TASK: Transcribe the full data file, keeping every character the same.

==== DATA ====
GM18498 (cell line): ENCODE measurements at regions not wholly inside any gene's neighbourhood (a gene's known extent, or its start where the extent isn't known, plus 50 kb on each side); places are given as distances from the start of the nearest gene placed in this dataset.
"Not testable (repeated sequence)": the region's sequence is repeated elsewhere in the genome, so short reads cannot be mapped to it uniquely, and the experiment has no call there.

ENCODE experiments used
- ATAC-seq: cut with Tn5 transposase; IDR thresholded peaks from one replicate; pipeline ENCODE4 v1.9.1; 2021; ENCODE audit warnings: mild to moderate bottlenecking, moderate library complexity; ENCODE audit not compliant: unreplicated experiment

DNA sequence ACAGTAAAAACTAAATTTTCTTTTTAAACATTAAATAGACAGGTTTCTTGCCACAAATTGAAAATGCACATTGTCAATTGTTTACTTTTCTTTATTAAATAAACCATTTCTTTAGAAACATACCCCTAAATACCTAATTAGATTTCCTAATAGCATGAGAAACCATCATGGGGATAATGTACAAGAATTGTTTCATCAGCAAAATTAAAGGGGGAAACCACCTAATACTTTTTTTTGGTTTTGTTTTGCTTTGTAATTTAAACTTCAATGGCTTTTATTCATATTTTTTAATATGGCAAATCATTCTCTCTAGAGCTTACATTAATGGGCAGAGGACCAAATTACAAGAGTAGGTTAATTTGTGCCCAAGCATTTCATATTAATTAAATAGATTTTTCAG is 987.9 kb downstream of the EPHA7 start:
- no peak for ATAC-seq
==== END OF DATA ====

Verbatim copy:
GM18498 (cell line): ENCODE measurements at regions not wholly inside any gene's neighbourhood (a gene's known extent, or its start where the extent isn't known, plus 50 kb on each side); places are given as distances from the start of the nearest gene placed in this dataset.
"Not testable (repeated sequence)": the region's sequence is repeated elsewhere in the genome, so short reads cannot be mapped to it uniquely, and the experiment has no call there.

ENCODE experiments used
- ATAC-seq: cut with Tn5 transposase; IDR thresholded peaks from one replicate; pipeline ENCODE4 v1.9.1; 2021; ENCODE audit warnings: mild to moderate bottlenecking, moderate library complexity; ENCODE audit not compliant: unreplicated experiment

DNA sequence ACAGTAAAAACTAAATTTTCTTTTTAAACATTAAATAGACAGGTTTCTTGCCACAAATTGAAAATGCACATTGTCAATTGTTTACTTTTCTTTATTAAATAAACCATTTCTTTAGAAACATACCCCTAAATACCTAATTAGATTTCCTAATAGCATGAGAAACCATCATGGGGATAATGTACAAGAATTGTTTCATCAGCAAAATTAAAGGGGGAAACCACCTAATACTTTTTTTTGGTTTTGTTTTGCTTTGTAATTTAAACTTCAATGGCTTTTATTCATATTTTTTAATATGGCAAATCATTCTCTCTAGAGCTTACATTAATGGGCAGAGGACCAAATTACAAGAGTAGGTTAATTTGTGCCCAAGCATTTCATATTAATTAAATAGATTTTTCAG is 987.9 kb downstream of the EPHA7 start:
- no peak for ATAC-seq